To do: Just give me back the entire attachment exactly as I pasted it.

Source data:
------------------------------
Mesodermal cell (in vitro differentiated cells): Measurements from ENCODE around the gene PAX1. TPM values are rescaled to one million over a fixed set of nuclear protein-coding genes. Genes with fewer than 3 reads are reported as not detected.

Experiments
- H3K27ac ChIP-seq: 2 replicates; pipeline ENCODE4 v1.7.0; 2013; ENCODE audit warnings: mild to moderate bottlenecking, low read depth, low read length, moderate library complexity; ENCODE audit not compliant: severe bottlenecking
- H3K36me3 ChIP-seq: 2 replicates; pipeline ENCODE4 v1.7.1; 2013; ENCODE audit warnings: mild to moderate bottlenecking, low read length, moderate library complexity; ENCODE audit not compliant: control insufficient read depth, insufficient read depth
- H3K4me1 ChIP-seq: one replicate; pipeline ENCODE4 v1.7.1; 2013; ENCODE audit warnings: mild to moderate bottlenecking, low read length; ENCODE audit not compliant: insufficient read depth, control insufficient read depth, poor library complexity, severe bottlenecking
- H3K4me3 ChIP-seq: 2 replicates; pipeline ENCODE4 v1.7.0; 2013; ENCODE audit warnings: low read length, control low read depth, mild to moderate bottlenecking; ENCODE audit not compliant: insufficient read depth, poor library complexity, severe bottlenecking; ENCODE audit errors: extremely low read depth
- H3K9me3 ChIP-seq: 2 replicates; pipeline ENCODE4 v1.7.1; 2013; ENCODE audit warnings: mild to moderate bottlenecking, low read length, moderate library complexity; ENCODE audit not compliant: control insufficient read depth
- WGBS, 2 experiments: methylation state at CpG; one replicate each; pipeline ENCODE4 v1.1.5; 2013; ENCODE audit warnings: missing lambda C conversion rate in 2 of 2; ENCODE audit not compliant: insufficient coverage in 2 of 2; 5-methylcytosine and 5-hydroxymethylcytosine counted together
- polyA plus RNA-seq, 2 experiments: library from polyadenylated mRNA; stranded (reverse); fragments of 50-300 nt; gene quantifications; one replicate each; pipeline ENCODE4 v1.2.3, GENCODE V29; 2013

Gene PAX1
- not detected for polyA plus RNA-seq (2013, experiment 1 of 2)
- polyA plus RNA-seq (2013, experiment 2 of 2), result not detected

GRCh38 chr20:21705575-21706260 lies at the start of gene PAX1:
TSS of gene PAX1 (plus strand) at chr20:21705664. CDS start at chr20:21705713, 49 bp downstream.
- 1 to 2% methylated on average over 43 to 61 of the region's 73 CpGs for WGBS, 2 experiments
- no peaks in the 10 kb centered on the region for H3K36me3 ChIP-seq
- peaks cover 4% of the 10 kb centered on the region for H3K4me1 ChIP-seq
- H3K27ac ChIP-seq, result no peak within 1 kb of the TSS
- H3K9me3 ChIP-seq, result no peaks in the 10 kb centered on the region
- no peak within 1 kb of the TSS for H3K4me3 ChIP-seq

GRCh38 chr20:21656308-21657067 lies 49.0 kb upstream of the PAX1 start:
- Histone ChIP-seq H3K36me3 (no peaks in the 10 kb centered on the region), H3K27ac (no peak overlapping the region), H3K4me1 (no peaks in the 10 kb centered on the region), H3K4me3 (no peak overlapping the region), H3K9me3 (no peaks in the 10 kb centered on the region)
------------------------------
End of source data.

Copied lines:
Mesodermal cell (in vitro differentiated cells): Measurements from ENCODE around the gene PAX1. TPM values are rescaled to one million over a fixed set of nuclear protein-coding genes. Genes with fewer than 3 reads are reported as not detected.

Experiments
- H3K27ac ChIP-seq: 2 replicates; pipeline ENCODE4 v1.7.0; 2013; ENCODE audit warnings: mild to moderate bottlenecking, low read depth, low read length, moderate library complexity; ENCODE audit not compliant: severe bottlenecking
- H3K36me3 ChIP-seq: 2 replicates; pipeline ENCODE4 v1.7.1; 2013; ENCODE audit warnings: mild to moderate bottlenecking, low read length, moderate library complexity; ENCODE audit not compliant: control insufficient read depth, insufficient read depth
- H3K4me1 ChIP-seq: one replicate; pipeline ENCODE4 v1.7.1; 2013; ENCODE audit warnings: mild to moderate bottlenecking, low read length; ENCODE audit not compliant: insufficient read depth, control insufficient read depth, poor library complexity, severe bottlenecking
- H3K4me3 ChIP-seq: 2 replicates; pipeline ENCODE4 v1.7.0; 2013; ENCODE audit warnings: low read length, control low read depth, mild to moderate bottlenecking; ENCODE audit not compliant: insufficient read depth, poor library complexity, severe bottlenecking; ENCODE audit errors: extremely low read depth
- H3K9me3 ChIP-seq: 2 replicates; pipeline ENCODE4 v1.7.1; 2013; ENCODE audit warnings: mild to moderate bottlenecking, low read length, moderate library complexity; ENCODE audit not compliant: control insufficient read depth
- WGBS, 2 experiments: methylation state at CpG; one replicate each; pipeline ENCODE4 v1.1.5; 2013; ENCODE audit warnings: missing lambda C conversion rate in 2 of 2; ENCODE audit not compliant: insufficient coverage in 2 of 2; 5-methylcytosine and 5-hydroxymethylcytosine counted together
- polyA plus RNA-seq, 2 experiments: library from polyadenylated mRNA; stranded (reverse); fragments of 50-300 nt; gene quantifications; one replicate each; pipeline ENCODE4 v1.2.3, GENCODE V29; 2013

Gene PAX1
- not detected for polyA plus RNA-seq (2013, experiment 1 of 2)
- polyA plus RNA-seq (2013, experiment 2 of 2), result not detected

GRCh38 chr20:21705575-21706260 lies at the start of gene PAX1:
TSS of gene PAX1 (plus strand) at chr20:21705664. CDS start at chr20:21705713, 49 bp downstream.
- 1 to 2% methylated on average over 43 to 61 of the region's 73 CpGs for WGBS, 2 experiments
- no peaks in the 10 kb centered on the region for H3K36me3 ChIP-seq
- peaks cover 4% of the 10 kb centered on the region for H3K4me1 ChIP-seq
- H3K27ac ChIP-seq, result no peak within 1 kb of the TSS
- H3K9me3 ChIP-seq, result no peaks in the 10 kb centered on the region
- no peak within 1 kb of the TSS for H3K4me3 ChIP-seq

GRCh38 chr20:21656308-21657067 lies 49.0 kb upstream of the PAX1 start:
- Histone ChIP-seq H3K36me3 (no peaks in the 10 kb centered on the region), H3K27ac (no peak overlapping the region), H3K4me1 (no peaks in the 10 kb centered on the region), H3K4me3 (no peak overlapping the region), H3K9me3 (no peaks in the 10 kb centered on the region)